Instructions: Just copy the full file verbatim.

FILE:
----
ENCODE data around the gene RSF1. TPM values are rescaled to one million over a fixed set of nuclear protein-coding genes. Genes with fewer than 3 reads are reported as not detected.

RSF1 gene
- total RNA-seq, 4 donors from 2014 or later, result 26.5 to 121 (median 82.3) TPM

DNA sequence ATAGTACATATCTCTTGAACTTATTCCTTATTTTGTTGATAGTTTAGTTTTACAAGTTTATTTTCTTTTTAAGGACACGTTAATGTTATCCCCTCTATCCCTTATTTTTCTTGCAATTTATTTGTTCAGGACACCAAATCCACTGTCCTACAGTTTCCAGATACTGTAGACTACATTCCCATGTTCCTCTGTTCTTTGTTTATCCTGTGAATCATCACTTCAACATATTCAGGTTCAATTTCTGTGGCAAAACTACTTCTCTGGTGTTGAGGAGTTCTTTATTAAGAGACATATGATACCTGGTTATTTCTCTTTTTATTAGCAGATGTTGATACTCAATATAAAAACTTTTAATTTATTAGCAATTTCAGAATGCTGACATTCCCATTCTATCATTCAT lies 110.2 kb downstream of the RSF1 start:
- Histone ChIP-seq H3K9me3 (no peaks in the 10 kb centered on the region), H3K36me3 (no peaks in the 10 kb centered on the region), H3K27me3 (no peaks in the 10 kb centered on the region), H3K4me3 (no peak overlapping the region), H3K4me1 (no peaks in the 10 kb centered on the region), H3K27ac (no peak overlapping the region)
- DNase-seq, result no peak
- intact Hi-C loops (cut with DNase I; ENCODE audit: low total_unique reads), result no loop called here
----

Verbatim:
ENCODE data around the gene RSF1. TPM values are rescaled to one million over a fixed set of nuclear protein-coding genes. Genes with fewer than 3 reads are reported as not detected.

RSF1 gene
- total RNA-seq, 4 donors from 2014 or later, result 26.5 to 121 (median 82.3) TPM

DNA sequence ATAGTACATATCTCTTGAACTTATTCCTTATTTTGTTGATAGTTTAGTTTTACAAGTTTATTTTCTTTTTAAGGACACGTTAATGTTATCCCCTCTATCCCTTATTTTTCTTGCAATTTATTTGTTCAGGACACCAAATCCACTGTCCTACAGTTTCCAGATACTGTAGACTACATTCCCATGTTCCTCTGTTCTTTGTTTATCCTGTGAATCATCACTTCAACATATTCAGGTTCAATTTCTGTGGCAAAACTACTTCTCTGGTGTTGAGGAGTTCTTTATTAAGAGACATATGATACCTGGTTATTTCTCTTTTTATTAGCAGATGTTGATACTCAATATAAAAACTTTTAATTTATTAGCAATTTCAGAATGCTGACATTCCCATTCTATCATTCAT lies 110.2 kb downstream of the RSF1 start:
- Histone ChIP-seq H3K9me3 (no peaks in the 10 kb centered on the region), H3K36me3 (no peaks in the 10 kb centered on the region), H3K27me3 (no peaks in the 10 kb centered on the region), H3K4me3 (no peak overlapping the region), H3K4me1 (no peaks in the 10 kb centered on the region), H3K27ac (no peak overlapping the region)
- DNase-seq, result no peak
- intact Hi-C loops (cut with DNase I; ENCODE audit: low total_unique reads), result no loop called here